Hollings researchers studying whether popular dog foods are causing cancer

October 08, 2021
Drs. Turner and Findlay with their dogs
Drs. David Turner and Victoria Findlay secured a $228K grant to find if advanced glycation end products in pet food cause cancer. Photos by Josh Birch

Most pet food advertisements claim superiority in making pets healthier and happier, but two MUSC Hollings Cancer Center researchers are finding that this might not be the case. David Turner, Ph.D., and Victoria Findlay, Ph.D., recently secured a $228,000 grant from the Bobzilla Foundation, a nonprofit animal wellness group, to study whether advanced glycation end products (AGEs) in pet food are speeding up the development of diseases like cancer in dogs.

“Most of the studies that have looked at how diet can affect cancer are focused on fats and sugars,” Turner said. “AGEs are proteins and fats that go through a chemical alteration called glycation when they are exposed to sugars. They’re almost like a common marker in certain foods.”

AGEs are harmful oxidative compounds that over time accumulate in tissues, causing stress and inflammation, and in turn increase the risk of developing diseases like cancer, heart disease and diabetes. Previous research has found foods like bacon, tofu and barbecue have some of the highest levels of AGEs for humans. Findlay and Turner are now hoping to expand this research and study AGEs found in some of the most popular brands of dry dog food, often referred to as kibble.

Dr. Victoria Findlay holding dog food 
By understanding AGEs better in dogs, Turner said they’ll be able to draw connections to health in humans through comparative biology.

“We estimate that dog food is about 100 times higher in AGEs than human food,” Turner said. “We have seen the impacts that AGEs have on humans, yet we are giving our pets 100 times more. In a little over a decade, Golden Retrievers have lost about five years off their life expectancy. We believe that processed pet food consumption has contributed to this concerning statistic”

Thanks to the Bobzilla Foundation grant, Turner and Findlay began testing hundreds of brands of kibble in July and plan to publish a list detailing the amount of AGEs found in each. Findlay said they then hope to use this information in the study of dogs, as they visit their veterinarians, to determine how their diets affect their overall health. “We can do blood draws to study the impact of that food on the dog, if they get sick,” Findlay said. “That will allow us to draw correlations between AGE consumption and health.”

Turner said he was put in touch with the Bobzilla Foundation by several veterinarians in California who had watched his TEDx talk. Findlay and Turner hope to use their findings in the kibble study to examine the impacts AGEs have on cancer development and tumor growth. Turner said they plan to feed kibble found to be high in AGEs to mice to determine how AGEs and tumors can interact to make treatment less effective and produce a worse outcome.

By understanding AGEs better in dogs, Turner said they’ll be able to draw connections to health in humans through comparative biology. “We can look at AGEs over the entire life span of the dog by working with the veterinarians and the dog owners,” he said. “We are essentially talking about doing a clinical trial that spans the lives of our pets and allows us to track things like cancer. I think that’s exciting for comparative studies, not only to help the pets we love, but also ourselves.”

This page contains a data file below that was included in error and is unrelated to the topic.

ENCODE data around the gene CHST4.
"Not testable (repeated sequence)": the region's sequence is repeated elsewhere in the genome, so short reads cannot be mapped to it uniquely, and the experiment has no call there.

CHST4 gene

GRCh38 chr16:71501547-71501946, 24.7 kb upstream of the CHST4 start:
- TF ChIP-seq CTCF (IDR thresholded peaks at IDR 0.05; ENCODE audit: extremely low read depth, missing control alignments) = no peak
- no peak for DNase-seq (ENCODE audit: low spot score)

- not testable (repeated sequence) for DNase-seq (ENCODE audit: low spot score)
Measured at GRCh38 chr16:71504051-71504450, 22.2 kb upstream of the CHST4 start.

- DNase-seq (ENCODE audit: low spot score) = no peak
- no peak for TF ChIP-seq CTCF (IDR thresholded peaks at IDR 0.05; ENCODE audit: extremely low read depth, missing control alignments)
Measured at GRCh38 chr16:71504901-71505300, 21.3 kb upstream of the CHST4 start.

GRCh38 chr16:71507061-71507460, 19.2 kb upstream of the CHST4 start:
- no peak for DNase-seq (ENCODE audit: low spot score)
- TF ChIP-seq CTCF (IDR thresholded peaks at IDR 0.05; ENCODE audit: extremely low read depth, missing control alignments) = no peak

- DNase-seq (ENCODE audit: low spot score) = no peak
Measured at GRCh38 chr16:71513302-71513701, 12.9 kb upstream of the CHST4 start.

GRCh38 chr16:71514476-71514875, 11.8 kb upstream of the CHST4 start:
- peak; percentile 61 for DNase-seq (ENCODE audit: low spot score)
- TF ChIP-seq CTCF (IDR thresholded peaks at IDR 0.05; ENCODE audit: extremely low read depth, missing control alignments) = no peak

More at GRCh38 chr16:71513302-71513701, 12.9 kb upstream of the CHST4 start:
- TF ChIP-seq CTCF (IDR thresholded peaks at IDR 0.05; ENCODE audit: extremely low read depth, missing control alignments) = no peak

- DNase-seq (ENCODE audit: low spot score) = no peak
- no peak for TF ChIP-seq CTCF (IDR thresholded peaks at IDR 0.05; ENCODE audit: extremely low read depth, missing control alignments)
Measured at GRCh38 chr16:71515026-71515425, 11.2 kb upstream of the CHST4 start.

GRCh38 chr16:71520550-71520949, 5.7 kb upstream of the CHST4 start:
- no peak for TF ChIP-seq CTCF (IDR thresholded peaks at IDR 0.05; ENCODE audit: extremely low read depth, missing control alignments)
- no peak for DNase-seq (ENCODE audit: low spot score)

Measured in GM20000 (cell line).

Turner is a renowned AGE researcher, having looked at connections between AGEs and cancer in humans since 2010. In March of 2020, Turner led a study into the connection of AGEs and breast cancer risk. The study, published in Cancer Prevention Research, found that women who consumed foods high in AGEs had an increased risk of in situ and hormone receptor-positive breast cancers.

“You can track what dogs eat much better than you can with humans because generally a dog’s diet is less complex. Understanding what is actually occurring from a biological aspect also gives us insight into what we can do with human patients to improve their health and lengthen their lives.”
— Dr. Victoria Findlay

“AGEs promote cancer,” Turner said. “They can make cancer grow quicker. They are not just there because cancer is there. They contribute to the growth of that cancer because they cause inflammation around the tumor, which then allows the tumor to grow a lot quicker without being impeded.”

While people cannot prevent the accumulation of AGEs over a lifetime, they can take steps to decrease and slow the process by consuming foods low in AGEs. What affects the level of AGEs in food depends on several factors, including how processed they are and how they are prepared.

“I tell people to be aware of the AGE content in their foods because some foods that you think are healthy really aren’t,” Findlay said. “A cereal bar in the morning may be low in calories, but it is high in AGEs because it is very processed. Likewise, grilling a chicken breast may be healthier than deep frying it, as exposure to extreme heat is also a source of increased AGEs in food.”

Findlay said the end goal is to raise awareness about the harmful nature of a high-AGE diet in both humans and dogs and prevent premature death from diseases like cancer.

“You can track what dogs eat much better than you can with humans because generally a dog’s diet is less complex,” she said. “Understanding what is actually occurring from a biological aspect also gives us insight into what we can do with human patients to improve their health and lengthen their lives.” 

About the Author

Josh Birch
MUSC Hollings Cancer Center

Keywords: Cancer